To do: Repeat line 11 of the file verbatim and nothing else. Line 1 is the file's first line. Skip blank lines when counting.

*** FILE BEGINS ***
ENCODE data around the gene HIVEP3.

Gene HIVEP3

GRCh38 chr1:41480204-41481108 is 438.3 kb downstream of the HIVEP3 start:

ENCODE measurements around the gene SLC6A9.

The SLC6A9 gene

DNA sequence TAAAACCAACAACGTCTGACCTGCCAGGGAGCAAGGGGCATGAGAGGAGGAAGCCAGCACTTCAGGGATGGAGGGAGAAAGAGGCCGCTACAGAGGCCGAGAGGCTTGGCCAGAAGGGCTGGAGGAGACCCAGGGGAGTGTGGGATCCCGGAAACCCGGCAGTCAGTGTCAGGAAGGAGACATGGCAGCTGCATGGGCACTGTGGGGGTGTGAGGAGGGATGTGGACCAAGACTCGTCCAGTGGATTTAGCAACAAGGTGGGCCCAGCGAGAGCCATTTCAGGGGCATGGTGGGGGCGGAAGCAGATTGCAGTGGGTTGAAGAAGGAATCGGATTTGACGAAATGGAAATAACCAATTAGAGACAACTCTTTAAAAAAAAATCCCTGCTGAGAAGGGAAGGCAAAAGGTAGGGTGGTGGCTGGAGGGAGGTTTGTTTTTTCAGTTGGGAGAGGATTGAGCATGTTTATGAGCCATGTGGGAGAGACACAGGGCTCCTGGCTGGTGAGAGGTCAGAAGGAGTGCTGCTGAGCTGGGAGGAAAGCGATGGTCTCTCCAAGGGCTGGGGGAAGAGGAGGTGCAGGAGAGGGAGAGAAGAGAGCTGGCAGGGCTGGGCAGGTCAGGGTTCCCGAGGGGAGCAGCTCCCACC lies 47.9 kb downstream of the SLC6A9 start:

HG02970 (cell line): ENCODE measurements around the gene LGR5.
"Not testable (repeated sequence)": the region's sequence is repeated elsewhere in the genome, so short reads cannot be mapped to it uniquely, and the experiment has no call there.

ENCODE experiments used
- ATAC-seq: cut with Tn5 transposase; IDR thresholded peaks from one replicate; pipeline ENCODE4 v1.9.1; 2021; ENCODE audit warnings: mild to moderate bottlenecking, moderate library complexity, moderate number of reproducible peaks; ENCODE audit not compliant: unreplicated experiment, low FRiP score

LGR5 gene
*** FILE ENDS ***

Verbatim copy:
LGR5 gene